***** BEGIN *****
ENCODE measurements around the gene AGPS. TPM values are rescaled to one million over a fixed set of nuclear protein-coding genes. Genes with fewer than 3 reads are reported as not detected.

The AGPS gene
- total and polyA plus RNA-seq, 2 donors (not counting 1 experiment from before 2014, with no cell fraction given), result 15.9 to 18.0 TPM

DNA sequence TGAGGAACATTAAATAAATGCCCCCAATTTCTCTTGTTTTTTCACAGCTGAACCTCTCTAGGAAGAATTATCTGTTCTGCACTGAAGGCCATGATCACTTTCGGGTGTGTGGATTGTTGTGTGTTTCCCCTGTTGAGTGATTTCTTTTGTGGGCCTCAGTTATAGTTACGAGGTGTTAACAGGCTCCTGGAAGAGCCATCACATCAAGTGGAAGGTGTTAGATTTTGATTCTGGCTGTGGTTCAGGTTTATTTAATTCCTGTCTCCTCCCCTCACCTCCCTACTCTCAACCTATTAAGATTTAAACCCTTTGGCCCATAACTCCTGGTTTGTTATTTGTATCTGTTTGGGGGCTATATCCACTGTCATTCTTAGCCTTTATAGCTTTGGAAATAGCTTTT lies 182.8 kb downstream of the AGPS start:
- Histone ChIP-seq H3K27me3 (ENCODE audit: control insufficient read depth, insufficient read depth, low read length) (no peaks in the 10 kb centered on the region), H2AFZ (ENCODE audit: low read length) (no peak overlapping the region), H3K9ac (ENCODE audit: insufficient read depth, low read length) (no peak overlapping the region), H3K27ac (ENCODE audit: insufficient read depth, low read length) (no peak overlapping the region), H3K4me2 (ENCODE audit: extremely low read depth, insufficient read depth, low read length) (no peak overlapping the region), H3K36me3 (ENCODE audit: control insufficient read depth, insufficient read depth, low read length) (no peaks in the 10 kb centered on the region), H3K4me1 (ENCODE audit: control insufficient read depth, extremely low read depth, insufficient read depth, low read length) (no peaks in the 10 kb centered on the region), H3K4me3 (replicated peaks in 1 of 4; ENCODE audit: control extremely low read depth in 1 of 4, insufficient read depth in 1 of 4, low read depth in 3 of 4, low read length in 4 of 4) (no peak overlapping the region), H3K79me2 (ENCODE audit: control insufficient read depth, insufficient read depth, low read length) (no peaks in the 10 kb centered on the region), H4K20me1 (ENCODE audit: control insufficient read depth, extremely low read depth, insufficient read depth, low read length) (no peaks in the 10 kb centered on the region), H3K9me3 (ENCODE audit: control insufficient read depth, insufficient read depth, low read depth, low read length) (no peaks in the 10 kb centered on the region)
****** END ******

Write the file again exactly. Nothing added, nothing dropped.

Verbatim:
ENCODE measurements around the gene AGPS. TPM values are rescaled to one million over a fixed set of nuclear protein-coding genes. Genes with fewer than 3 reads are reported as not detected.

The AGPS gene
- total and polyA plus RNA-seq, 2 donors (not counting 1 experiment from before 2014, with no cell fraction given), result 15.9 to 18.0 TPM

DNA sequence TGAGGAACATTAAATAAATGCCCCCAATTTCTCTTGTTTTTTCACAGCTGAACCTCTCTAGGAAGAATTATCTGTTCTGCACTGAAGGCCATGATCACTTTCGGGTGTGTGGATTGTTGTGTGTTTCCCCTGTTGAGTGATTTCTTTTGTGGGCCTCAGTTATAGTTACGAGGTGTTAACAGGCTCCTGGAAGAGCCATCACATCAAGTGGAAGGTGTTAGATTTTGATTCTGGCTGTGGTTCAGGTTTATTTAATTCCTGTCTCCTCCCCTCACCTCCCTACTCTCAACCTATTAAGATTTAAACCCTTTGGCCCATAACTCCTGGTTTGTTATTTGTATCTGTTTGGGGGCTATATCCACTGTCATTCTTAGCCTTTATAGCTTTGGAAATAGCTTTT lies 182.8 kb downstream of the AGPS start:
- Histone ChIP-seq H3K27me3 (ENCODE audit: control insufficient read depth, insufficient read depth, low read length) (no peaks in the 10 kb centered on the region), H2AFZ (ENCODE audit: low read length) (no peak overlapping the region), H3K9ac (ENCODE audit: insufficient read depth, low read length) (no peak overlapping the region), H3K27ac (ENCODE audit: insufficient read depth, low read length) (no peak overlapping the region), H3K4me2 (ENCODE audit: extremely low read depth, insufficient read depth, low read length) (no peak overlapping the region), H3K36me3 (ENCODE audit: control insufficient read depth, insufficient read depth, low read length) (no peaks in the 10 kb centered on the region), H3K4me1 (ENCODE audit: control insufficient read depth, extremely low read depth, insufficient read depth, low read length) (no peaks in the 10 kb centered on the region), H3K4me3 (replicated peaks in 1 of 4; ENCODE audit: control extremely low read depth in 1 of 4, insufficient read depth in 1 of 4, low read depth in 3 of 4, low read length in 4 of 4) (no peak overlapping the region), H3K79me2 (ENCODE audit: control insufficient read depth, insufficient read depth, low read length) (no peaks in the 10 kb centered on the region), H4K20me1 (ENCODE audit: control insufficient read depth, extremely low read depth, insufficient read depth, low read length) (no peaks in the 10 kb centered on the region), H3K9me3 (ENCODE audit: control insufficient read depth, insufficient read depth, low read depth, low read length) (no peaks in the 10 kb centered on the region)